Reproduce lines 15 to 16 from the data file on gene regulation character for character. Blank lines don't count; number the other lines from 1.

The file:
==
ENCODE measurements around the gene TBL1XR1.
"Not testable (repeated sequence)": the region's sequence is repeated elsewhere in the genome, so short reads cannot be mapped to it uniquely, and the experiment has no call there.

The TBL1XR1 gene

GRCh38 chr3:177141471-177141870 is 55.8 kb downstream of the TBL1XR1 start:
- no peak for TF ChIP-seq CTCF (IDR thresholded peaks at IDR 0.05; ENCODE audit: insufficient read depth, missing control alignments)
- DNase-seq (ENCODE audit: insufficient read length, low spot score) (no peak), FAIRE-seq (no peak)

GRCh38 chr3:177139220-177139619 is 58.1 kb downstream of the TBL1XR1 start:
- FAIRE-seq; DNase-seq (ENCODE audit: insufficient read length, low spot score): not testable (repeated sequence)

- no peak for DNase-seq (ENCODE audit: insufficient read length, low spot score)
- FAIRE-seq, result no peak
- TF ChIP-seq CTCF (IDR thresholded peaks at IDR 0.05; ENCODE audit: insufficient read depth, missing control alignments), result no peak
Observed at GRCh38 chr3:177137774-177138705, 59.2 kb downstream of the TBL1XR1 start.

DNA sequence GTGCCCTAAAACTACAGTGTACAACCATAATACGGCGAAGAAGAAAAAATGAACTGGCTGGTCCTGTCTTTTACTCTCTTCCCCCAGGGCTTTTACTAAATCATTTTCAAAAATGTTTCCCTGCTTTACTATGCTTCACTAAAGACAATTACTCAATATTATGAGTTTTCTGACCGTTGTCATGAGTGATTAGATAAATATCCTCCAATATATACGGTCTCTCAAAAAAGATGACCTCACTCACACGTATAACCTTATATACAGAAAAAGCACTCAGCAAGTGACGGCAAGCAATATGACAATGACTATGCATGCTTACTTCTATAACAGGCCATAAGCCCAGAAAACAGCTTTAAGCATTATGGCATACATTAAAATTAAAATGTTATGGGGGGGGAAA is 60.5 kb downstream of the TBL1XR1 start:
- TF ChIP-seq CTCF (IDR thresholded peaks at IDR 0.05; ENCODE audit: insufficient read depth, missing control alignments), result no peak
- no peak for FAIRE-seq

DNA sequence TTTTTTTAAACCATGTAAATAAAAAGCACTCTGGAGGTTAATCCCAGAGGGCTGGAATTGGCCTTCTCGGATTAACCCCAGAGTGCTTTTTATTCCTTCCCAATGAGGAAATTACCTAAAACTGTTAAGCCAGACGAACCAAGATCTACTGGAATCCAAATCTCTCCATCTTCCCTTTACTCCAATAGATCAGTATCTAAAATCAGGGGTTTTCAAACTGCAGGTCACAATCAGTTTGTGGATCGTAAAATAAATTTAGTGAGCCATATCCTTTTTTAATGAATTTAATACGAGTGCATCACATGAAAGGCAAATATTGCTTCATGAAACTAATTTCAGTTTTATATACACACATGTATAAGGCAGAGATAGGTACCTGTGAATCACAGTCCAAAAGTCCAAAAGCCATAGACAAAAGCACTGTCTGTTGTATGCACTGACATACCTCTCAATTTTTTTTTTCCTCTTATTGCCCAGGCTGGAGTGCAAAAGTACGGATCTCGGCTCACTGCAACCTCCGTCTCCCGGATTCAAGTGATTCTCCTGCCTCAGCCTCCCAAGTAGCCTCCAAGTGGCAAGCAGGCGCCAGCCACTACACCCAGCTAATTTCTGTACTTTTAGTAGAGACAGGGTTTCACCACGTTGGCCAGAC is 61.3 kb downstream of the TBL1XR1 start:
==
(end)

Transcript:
- no peak for FAIRE-seq

DNA sequence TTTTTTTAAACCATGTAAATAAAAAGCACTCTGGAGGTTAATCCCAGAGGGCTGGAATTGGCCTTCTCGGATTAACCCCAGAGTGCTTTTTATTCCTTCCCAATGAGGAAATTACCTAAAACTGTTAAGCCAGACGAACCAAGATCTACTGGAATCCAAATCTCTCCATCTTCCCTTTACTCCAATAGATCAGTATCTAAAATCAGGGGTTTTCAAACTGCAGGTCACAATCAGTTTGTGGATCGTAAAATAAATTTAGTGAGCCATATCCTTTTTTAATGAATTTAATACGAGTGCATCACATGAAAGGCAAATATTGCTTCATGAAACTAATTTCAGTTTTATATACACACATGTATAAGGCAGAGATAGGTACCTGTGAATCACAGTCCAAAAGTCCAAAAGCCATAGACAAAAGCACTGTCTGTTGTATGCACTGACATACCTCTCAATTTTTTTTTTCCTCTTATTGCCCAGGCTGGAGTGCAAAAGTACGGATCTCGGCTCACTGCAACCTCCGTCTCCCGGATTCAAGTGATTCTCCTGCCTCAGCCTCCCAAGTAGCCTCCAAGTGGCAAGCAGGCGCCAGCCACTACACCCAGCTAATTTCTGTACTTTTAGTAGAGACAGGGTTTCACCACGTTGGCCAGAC is 61.3 kb downstream of the TBL1XR1 start: